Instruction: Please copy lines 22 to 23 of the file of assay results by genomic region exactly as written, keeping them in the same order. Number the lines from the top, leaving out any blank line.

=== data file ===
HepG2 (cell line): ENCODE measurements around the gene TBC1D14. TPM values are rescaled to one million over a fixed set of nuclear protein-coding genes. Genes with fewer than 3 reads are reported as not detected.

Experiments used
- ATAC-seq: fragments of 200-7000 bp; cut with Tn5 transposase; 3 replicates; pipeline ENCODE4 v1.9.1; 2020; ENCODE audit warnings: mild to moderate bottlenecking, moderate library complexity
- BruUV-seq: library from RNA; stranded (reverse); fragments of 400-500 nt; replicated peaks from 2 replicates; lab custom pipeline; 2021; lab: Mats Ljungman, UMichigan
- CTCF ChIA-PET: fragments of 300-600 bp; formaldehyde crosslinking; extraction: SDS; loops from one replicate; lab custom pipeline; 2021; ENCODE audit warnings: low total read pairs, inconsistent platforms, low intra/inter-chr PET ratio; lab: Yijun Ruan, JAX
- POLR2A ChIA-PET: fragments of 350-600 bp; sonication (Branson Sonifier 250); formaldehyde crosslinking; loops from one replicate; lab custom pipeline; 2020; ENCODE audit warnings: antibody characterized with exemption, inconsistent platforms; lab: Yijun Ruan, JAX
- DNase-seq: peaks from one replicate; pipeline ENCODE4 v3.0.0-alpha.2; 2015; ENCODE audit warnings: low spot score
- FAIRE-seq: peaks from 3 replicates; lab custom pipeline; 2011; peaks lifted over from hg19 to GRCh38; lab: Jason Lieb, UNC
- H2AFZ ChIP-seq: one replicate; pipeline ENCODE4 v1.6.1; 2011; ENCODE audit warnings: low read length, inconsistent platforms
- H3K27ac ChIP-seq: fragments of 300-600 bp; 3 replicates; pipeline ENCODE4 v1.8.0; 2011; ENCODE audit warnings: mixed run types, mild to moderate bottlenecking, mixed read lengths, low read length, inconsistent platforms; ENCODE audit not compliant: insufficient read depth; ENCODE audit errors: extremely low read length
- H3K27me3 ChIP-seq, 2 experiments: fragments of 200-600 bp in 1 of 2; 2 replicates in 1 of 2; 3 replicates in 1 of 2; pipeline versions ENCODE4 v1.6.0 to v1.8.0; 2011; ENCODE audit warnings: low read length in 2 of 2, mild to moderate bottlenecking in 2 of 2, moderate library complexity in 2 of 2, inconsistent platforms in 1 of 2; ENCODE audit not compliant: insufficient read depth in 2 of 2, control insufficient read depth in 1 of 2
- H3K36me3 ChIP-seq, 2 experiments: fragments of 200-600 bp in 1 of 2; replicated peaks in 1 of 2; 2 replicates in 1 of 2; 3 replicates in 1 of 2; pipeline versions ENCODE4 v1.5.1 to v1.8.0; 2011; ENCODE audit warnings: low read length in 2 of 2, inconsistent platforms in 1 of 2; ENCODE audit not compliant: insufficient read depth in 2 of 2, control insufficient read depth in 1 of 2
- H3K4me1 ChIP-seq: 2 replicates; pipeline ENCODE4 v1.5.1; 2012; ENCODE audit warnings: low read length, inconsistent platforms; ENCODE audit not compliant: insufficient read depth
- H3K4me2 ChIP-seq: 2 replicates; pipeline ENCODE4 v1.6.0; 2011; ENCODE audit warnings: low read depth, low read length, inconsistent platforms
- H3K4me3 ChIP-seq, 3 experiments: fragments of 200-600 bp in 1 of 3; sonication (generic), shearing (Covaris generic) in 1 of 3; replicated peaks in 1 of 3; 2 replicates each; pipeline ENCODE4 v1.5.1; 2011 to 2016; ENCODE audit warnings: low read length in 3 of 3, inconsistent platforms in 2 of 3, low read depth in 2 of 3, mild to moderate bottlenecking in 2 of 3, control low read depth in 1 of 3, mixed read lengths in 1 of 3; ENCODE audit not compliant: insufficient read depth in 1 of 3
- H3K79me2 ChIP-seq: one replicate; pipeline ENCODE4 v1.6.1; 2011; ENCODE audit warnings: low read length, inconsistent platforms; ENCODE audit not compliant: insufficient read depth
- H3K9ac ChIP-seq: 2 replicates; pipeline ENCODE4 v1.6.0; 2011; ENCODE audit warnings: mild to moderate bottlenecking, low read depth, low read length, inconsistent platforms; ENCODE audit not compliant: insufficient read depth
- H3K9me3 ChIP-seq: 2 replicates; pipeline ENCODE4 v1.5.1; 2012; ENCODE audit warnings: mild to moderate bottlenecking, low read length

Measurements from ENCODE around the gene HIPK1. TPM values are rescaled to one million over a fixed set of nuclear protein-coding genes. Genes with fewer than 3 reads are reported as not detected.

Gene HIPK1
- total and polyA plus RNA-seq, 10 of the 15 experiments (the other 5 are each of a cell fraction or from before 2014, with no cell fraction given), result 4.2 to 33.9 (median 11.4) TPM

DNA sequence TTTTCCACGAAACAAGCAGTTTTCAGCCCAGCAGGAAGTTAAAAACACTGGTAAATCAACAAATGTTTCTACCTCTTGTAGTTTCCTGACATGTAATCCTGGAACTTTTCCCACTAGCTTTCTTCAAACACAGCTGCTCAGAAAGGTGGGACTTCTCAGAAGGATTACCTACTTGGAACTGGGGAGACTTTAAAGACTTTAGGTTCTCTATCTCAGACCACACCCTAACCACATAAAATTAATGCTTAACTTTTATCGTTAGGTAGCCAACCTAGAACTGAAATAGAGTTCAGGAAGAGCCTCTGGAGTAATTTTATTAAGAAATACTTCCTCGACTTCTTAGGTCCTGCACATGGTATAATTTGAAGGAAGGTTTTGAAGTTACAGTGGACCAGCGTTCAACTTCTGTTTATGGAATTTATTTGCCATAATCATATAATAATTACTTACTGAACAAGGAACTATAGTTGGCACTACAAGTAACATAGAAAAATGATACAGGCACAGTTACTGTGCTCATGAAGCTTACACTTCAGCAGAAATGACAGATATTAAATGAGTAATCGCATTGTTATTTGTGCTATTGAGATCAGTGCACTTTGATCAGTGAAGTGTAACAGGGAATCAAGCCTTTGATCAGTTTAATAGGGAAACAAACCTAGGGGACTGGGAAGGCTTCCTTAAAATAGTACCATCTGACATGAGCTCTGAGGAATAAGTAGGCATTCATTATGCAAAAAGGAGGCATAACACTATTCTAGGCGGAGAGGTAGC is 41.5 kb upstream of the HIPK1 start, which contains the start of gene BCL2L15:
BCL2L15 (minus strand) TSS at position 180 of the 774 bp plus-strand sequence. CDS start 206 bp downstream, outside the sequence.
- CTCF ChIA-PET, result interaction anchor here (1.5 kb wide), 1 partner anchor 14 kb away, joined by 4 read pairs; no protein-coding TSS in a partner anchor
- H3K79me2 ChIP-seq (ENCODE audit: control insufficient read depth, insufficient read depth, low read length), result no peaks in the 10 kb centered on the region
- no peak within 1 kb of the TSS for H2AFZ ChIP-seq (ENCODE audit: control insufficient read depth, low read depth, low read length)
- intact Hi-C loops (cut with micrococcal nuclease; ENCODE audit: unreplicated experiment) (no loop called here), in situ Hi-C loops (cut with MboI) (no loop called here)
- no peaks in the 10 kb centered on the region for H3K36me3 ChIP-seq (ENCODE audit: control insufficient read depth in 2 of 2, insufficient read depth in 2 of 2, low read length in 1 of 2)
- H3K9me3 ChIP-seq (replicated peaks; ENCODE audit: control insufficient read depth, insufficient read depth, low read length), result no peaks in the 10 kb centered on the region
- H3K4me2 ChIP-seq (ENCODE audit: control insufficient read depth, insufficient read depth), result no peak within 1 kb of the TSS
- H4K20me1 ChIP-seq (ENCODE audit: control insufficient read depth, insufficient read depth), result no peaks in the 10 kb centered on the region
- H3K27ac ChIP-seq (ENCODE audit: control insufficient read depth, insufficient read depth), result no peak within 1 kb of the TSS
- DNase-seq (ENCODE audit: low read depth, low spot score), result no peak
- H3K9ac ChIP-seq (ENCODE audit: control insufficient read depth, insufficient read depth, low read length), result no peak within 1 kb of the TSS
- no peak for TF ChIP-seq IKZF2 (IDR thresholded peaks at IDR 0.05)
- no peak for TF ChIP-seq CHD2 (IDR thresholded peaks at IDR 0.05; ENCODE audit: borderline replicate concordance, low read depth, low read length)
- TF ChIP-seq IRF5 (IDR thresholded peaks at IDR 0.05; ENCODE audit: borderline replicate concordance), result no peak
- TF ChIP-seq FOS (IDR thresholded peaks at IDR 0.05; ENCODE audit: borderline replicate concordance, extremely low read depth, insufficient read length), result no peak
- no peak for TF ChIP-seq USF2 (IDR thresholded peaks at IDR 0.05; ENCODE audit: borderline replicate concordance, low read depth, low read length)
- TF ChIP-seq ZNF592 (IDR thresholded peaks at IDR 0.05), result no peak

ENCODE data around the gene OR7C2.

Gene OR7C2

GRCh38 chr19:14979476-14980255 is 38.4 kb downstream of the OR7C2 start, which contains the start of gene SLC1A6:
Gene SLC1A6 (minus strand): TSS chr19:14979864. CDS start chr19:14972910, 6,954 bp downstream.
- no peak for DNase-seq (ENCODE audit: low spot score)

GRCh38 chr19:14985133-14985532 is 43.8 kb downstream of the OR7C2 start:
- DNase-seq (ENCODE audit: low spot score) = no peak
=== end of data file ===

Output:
DNA sequence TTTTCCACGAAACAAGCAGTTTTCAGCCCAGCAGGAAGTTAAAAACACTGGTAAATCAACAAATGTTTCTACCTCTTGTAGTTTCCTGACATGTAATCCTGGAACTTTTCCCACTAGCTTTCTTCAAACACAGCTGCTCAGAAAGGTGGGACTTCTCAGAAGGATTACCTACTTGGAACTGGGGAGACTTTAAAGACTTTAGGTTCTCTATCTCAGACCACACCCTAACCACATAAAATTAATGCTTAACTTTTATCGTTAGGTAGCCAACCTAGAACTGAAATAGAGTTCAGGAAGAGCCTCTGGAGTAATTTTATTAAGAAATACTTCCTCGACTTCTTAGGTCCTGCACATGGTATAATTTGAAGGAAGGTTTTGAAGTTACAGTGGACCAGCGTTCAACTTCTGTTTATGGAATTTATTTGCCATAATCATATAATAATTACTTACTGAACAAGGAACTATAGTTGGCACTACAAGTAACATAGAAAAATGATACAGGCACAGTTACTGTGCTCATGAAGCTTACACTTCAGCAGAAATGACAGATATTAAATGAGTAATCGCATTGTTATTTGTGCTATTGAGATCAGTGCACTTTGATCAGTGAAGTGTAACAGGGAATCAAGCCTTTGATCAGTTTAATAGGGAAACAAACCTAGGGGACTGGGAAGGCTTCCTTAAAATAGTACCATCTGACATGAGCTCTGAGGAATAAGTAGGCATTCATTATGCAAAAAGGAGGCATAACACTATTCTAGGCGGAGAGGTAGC is 41.5 kb upstream of the HIPK1 start, which contains the start of gene BCL2L15:
BCL2L15 (minus strand) TSS at position 180 of the 774 bp plus-strand sequence. CDS start 206 bp downstream, outside the sequence.